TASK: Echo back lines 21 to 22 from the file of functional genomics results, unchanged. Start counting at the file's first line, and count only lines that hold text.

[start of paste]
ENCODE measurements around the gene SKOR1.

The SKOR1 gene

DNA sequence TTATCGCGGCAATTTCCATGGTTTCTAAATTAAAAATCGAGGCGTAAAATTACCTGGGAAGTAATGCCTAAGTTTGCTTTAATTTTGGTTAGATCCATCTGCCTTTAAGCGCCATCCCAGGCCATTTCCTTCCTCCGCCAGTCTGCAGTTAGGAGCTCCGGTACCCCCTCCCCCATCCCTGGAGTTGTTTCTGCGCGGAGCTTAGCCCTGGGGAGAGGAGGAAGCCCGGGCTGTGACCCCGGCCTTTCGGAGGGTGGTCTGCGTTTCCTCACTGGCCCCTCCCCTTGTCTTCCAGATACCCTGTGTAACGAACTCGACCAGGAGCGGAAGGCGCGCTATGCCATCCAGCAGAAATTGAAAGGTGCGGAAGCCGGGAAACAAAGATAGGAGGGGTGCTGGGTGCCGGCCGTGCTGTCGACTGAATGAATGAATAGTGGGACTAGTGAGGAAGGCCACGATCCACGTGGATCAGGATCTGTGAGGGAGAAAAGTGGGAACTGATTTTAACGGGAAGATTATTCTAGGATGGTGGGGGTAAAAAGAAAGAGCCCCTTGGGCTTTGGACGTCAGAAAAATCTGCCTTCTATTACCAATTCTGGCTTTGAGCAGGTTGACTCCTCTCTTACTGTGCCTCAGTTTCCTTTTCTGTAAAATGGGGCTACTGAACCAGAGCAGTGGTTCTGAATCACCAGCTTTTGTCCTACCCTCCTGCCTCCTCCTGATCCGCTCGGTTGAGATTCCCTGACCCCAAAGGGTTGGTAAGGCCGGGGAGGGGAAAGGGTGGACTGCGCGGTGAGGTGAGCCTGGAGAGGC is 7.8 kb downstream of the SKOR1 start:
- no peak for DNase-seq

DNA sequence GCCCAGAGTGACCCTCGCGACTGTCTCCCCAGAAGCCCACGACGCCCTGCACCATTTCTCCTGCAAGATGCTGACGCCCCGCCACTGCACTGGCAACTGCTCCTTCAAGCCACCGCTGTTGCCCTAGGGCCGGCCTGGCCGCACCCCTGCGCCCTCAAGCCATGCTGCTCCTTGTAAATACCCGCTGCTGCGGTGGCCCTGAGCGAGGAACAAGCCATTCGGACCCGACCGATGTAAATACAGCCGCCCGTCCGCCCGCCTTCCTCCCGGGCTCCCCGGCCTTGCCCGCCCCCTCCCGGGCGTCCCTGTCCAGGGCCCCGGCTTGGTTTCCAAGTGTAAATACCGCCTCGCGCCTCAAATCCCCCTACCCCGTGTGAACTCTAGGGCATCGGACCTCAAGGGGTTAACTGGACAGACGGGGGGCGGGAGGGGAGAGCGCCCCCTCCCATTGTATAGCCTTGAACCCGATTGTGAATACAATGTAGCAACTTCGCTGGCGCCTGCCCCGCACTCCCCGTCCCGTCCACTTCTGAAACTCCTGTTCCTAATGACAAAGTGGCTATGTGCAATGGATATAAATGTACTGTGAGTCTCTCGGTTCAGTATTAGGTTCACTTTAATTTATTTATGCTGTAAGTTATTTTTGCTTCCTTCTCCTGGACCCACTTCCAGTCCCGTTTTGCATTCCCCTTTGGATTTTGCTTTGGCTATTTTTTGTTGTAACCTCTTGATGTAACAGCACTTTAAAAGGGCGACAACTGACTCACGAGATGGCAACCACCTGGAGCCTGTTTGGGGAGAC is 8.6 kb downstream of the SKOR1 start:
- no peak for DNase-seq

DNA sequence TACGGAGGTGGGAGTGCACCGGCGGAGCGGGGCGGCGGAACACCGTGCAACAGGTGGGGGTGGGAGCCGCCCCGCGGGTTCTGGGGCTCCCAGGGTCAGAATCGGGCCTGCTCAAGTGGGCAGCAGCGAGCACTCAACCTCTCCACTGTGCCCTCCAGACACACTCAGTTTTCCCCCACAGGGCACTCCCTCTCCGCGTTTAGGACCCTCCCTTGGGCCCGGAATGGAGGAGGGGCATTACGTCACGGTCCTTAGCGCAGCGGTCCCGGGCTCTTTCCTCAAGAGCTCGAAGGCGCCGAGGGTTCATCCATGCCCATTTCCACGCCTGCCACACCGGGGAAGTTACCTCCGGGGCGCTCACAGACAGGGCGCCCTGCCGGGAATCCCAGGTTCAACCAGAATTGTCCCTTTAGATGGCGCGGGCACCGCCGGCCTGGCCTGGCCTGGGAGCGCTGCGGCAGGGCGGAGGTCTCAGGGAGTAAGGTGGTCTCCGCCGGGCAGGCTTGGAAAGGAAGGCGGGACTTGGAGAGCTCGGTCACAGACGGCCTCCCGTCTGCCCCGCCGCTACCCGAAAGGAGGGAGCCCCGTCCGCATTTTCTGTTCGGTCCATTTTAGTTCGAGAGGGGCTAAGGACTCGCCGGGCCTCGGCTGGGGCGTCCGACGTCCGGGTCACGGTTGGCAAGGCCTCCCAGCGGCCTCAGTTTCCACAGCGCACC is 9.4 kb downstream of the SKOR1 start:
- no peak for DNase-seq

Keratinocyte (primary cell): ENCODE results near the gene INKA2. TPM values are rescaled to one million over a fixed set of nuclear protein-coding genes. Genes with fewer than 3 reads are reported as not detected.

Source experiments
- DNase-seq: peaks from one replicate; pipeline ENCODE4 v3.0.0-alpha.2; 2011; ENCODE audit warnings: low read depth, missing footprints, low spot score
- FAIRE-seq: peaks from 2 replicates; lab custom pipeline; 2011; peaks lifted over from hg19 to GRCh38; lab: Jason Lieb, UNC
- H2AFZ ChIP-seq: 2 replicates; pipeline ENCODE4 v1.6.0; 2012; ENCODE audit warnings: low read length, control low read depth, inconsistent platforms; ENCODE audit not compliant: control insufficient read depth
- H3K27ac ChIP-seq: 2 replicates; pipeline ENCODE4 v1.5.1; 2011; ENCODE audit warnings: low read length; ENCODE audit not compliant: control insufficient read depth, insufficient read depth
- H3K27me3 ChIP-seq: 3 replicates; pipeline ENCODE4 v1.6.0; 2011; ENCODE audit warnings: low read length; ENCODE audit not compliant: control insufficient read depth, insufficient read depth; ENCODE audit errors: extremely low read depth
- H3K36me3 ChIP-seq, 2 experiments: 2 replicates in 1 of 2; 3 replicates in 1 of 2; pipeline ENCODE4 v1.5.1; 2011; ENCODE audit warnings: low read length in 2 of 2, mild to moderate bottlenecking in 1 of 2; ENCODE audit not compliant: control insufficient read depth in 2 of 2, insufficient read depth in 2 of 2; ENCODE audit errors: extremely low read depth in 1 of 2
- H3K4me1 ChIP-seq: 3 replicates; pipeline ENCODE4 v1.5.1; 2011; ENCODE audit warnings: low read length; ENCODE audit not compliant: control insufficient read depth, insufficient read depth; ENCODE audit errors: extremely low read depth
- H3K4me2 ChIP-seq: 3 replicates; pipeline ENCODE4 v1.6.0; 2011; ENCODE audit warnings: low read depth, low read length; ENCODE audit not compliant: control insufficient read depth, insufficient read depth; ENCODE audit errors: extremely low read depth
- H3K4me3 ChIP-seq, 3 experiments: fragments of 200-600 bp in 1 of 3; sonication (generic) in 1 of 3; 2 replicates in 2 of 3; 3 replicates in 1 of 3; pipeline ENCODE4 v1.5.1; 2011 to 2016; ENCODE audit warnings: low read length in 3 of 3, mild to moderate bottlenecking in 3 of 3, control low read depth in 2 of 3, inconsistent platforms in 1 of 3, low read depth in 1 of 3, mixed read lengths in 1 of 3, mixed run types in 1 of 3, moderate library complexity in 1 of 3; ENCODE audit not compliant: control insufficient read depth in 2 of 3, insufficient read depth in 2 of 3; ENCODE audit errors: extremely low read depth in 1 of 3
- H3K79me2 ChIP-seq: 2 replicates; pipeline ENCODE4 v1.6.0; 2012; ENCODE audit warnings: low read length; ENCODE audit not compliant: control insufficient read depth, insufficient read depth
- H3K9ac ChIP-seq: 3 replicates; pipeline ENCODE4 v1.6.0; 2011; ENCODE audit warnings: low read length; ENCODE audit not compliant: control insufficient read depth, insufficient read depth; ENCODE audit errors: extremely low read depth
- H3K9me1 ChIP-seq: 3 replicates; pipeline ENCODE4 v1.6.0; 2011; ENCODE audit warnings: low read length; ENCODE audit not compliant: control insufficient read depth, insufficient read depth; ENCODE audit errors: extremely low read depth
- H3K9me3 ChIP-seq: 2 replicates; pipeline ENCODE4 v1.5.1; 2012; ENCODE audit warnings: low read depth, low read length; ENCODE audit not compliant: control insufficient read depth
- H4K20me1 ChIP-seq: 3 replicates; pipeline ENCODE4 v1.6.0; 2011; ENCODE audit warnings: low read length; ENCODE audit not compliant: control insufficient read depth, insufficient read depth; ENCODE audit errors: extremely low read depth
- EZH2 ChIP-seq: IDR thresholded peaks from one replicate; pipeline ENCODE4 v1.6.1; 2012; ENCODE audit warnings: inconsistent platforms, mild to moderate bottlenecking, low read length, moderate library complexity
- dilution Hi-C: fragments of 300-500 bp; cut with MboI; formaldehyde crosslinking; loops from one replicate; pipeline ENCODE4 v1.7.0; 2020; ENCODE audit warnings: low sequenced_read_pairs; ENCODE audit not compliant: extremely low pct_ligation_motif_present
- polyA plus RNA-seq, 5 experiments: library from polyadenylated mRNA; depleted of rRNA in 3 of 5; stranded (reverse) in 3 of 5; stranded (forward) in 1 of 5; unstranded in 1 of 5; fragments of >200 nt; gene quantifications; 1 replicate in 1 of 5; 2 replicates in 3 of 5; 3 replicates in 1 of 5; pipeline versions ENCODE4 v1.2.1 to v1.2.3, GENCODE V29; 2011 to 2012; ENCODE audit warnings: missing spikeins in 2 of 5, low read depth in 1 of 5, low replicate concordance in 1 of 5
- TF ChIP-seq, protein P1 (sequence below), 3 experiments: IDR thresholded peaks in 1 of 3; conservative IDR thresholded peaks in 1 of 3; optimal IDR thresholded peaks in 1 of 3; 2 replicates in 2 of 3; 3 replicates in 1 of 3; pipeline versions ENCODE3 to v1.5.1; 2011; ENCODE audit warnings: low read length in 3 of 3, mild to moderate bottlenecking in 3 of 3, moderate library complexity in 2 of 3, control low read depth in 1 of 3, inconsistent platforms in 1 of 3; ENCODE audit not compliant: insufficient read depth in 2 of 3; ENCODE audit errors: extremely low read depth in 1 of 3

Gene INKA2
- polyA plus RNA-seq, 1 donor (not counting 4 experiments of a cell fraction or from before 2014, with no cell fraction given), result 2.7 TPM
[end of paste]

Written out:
- H3K9ac ChIP-seq: 3 replicates; pipeline ENCODE4 v1.6.0; 2011; ENCODE audit warnings: low read length; ENCODE audit not compliant: control insufficient read depth, insufficient read depth; ENCODE audit errors: extremely low read depth
- H3K9me1 ChIP-seq: 3 replicates; pipeline ENCODE4 v1.6.0; 2011; ENCODE audit warnings: low read length; ENCODE audit not compliant: control insufficient read depth, insufficient read depth; ENCODE audit errors: extremely low read depth